We have been calculating climate change on Earth wrong all along. Here's what the latest study reveals.
We have been calculating climate change on Earth wrong all along. We had no idea that our seas in ancient times were way cooler than expected and the trend in global warming is apparently far worse than thought. Some scientists in Europe have come to the conclusion that the assumptions we took to guess past temperatures of oceans have been false. A research published in Nature’s Journal website has revealed that the methods humans have used to study sea conditions was wrong all this while. This has lead to questions on whether the way climate change is measured, fundamentally flawed? If the climate change study turns out to be true, it will not only have an impact on the academic world but also have a dramatic effect on world politics involving global warming.
The published study includes a report from researchers at the French National Center for Scientific Research (CNRS). According to them, ocean temperatures could have remained relatively stable during this period. This essentially means that right now the rise in climate change is alarming. Anders Meibom, Swiss Federal Institute of Technology in Lausanne (EPFL), writes: “If we are right, our study challenges decades of paleoclimate research.” The study basically reveals that oceans were colder many million years ago, which also means that the last 100 million years have been unparalleled in terms of global warming. This also means that the calculations till now have been simply wrong.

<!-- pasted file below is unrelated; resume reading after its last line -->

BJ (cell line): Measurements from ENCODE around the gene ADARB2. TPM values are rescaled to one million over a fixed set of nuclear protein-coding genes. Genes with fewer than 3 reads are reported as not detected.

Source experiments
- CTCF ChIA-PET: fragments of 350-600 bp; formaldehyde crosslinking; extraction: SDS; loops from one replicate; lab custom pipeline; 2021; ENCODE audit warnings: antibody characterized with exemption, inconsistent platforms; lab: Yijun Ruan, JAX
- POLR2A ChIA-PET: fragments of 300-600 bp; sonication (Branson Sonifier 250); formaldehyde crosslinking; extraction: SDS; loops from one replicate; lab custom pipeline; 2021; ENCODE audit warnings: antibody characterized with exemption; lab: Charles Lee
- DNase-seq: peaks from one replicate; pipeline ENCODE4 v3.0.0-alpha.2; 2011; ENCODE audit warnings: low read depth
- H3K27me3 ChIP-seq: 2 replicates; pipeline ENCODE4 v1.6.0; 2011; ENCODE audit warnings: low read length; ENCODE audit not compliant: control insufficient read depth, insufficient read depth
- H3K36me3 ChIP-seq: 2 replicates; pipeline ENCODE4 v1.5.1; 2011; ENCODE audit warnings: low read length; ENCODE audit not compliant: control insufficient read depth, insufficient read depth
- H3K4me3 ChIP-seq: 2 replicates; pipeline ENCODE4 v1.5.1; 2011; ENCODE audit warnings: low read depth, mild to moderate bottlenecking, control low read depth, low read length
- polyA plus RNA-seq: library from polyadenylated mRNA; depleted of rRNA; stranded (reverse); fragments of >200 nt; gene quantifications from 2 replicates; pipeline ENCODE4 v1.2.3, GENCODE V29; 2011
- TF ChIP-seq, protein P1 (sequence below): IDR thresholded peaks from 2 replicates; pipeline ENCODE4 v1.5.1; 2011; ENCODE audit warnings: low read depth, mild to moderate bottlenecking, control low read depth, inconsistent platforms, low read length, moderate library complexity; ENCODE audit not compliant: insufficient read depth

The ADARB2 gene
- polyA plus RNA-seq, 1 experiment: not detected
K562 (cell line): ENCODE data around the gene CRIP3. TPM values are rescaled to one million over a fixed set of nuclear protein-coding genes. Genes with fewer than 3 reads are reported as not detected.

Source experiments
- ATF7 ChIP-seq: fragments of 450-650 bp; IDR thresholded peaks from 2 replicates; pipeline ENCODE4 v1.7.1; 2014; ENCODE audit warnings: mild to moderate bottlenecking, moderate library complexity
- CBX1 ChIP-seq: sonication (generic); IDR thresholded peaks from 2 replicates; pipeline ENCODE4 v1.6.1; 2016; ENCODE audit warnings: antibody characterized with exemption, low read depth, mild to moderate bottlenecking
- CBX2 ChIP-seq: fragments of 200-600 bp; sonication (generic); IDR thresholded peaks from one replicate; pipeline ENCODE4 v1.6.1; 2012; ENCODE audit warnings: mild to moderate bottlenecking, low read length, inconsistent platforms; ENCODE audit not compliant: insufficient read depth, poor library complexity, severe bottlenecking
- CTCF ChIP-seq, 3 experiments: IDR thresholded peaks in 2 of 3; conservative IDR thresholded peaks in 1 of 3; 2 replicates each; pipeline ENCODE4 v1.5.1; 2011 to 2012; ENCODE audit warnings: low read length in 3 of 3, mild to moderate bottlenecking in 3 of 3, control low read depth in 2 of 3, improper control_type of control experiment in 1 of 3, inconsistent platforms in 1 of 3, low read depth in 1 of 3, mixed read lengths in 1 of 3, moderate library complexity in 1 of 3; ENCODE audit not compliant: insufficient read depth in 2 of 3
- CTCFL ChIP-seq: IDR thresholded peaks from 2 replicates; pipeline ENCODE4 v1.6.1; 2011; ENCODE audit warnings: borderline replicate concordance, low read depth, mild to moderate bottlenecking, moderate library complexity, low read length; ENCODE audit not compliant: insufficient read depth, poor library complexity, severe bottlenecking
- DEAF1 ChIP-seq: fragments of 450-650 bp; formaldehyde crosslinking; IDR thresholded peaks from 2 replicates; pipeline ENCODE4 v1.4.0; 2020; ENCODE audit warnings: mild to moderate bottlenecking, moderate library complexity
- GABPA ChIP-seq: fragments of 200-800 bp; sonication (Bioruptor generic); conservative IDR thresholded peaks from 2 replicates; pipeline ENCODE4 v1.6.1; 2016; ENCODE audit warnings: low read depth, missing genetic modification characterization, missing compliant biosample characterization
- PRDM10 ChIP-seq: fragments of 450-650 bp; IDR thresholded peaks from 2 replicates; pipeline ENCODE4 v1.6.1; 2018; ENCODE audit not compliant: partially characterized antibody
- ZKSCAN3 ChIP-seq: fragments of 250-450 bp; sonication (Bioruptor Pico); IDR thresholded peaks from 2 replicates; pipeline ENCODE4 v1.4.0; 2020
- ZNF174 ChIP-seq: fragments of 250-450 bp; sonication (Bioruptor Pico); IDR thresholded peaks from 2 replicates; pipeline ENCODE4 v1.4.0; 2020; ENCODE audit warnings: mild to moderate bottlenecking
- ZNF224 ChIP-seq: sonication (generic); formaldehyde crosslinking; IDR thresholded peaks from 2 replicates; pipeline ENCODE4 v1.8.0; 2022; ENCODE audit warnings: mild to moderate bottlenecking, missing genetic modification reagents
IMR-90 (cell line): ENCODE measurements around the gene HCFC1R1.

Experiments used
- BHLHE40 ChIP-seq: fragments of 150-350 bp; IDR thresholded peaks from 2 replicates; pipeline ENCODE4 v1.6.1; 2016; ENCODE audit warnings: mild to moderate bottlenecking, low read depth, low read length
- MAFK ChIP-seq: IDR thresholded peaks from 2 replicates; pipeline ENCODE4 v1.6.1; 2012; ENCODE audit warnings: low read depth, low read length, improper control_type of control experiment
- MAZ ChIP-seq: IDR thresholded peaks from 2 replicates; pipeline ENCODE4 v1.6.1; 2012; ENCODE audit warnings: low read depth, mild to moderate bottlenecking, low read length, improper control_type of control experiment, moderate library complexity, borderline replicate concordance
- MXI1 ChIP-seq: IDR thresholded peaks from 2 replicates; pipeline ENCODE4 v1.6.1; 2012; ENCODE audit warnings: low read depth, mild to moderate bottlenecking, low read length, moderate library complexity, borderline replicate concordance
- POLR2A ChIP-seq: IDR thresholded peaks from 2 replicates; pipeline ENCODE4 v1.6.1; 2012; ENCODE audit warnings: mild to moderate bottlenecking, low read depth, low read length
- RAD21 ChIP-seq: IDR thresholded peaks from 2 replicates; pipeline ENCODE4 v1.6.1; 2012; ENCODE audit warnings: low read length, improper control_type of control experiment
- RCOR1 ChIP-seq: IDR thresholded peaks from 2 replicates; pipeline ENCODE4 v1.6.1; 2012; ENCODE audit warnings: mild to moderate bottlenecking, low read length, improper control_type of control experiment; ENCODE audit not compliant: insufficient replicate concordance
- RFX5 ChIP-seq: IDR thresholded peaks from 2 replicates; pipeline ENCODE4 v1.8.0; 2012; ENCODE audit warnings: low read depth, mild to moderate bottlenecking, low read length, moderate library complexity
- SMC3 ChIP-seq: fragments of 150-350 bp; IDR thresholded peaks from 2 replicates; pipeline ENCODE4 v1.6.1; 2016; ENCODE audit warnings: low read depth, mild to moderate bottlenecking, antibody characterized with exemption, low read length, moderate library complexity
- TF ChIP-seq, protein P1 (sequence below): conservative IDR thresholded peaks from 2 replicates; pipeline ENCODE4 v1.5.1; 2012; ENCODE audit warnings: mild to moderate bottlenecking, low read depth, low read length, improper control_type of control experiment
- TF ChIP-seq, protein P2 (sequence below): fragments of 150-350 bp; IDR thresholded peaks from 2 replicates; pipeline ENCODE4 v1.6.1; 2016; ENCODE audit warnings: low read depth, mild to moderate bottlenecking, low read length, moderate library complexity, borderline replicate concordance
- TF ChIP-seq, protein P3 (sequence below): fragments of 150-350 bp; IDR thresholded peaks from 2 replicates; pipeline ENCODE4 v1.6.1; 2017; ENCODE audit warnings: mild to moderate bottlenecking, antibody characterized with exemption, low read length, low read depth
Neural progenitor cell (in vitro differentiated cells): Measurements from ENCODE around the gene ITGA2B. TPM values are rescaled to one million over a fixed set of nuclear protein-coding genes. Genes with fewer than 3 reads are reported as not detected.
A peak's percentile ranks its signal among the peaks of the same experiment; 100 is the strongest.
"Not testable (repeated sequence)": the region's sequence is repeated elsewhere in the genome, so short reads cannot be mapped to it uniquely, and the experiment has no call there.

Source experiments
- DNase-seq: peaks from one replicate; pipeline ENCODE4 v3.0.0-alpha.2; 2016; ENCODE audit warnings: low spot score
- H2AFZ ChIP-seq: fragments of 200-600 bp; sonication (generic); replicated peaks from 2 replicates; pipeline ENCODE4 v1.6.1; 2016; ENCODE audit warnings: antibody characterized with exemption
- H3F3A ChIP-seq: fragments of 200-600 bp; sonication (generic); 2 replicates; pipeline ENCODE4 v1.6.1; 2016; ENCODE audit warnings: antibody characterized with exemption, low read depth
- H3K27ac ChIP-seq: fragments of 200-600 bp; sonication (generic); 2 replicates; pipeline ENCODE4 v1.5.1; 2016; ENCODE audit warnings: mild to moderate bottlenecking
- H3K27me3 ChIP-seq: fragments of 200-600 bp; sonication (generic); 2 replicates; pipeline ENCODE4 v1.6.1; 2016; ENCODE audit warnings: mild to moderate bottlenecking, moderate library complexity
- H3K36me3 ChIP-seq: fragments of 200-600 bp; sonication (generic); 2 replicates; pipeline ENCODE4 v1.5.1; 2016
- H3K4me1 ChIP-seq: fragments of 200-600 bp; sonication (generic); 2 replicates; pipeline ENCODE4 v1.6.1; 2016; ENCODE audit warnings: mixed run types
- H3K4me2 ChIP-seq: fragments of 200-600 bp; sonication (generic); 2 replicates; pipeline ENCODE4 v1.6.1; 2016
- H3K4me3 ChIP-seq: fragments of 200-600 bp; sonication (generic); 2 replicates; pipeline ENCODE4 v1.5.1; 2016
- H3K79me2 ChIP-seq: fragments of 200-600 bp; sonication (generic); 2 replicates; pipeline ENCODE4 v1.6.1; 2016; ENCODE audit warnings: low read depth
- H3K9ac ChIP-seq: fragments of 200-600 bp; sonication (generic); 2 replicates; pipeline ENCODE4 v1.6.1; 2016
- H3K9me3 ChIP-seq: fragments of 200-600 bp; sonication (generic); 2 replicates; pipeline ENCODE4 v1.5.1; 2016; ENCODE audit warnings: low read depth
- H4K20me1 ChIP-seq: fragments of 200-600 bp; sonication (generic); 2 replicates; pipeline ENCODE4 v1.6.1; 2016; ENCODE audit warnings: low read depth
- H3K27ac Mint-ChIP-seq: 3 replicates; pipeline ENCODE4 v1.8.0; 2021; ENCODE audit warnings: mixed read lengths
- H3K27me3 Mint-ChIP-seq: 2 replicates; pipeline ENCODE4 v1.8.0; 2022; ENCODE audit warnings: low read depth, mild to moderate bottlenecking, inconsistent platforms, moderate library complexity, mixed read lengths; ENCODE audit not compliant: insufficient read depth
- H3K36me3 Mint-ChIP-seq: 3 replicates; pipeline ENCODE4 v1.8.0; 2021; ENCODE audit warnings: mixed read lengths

How are ocean temperatures calculated? A specific technique is used to calculate the temperature difference in the seas and based on that the temperatures currently should be around 15 degree Celsius hotter than what it was 100 million years ago. There is an oxygen isotope named Oxygen-18 in tiny marine fossils known as ‘foraminifera’. The presence of these is calculated to estimate the temperatures. The device used for calculation is called NanoSIMS or Nanoscale Secondary Ion Mass Spectrometer. This gadget is used to find out the O-18 content in foraminifera fossils.
What does the study reveal? Interestingly, the research published in the journal reveals that the level of Oxygen-18 present in the foraminifera have the capability to change without leaving a trace. This fundamental flaw leads to the fall of the reliability of the method. Sylvain Bernard, from the Paris-based Institute of Mineralogy, Materials Physics and Cosmochemistry, writes: “What appeared to be perfectly preserved fossils are in fact not. This means that the paleotemperature estimates made up to now are incorrect.”
What now? The will now go back to the available data set and study the difference that re-equilibration have made to the historical records until now. They will then quantify the long due unexpected temperature change. They will have to find other organisms to understand the changes in ocean sediments to gauge the geological differences.